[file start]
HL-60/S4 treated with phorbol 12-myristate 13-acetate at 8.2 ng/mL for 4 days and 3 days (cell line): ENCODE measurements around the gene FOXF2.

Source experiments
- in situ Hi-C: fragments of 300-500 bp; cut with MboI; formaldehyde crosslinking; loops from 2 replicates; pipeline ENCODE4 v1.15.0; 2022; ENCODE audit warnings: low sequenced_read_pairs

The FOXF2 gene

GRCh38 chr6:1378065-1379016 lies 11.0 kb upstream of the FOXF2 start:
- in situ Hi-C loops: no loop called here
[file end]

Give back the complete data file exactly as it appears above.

HL-60/S4 treated with phorbol 12-myristate 13-acetate at 8.2 ng/mL for 4 days and 3 days (cell line): ENCODE measurements around the gene FOXF2.

Source experiments
- in situ Hi-C: fragments of 300-500 bp; cut with MboI; formaldehyde crosslinking; loops from 2 replicates; pipeline ENCODE4 v1.15.0; 2022; ENCODE audit warnings: low sequenced_read_pairs

The FOXF2 gene

GRCh38 chr6:1378065-1379016 lies 11.0 kb upstream of the FOXF2 start:
- in situ Hi-C loops: no loop called here